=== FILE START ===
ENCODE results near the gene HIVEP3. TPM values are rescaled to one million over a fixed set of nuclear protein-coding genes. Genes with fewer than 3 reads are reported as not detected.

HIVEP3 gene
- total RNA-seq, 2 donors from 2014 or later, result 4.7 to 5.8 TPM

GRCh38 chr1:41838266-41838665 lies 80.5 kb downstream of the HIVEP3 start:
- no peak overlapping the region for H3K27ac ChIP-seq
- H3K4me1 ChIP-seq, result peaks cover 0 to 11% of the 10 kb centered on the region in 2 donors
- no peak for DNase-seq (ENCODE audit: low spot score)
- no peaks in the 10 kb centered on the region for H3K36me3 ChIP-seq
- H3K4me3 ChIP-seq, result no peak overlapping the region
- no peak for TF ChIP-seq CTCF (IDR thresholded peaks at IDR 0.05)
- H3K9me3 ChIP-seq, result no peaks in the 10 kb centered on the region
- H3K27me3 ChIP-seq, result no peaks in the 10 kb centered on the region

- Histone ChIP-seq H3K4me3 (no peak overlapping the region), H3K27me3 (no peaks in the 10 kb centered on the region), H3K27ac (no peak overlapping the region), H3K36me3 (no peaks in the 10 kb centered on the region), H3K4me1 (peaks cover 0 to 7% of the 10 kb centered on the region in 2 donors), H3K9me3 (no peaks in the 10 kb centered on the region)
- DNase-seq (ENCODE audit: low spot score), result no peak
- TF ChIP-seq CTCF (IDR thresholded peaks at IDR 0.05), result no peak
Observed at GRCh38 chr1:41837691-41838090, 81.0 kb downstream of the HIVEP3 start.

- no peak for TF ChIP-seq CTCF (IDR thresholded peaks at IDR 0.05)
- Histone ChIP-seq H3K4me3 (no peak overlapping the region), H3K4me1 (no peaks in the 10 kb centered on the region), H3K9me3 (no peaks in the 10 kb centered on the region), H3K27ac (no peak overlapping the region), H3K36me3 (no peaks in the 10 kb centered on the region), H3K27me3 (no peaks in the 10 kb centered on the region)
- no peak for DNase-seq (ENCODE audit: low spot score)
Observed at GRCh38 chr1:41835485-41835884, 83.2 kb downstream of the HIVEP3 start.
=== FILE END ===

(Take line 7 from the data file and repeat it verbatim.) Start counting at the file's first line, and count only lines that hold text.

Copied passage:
- no peak for DNase-seq (ENCODE audit: low spot score)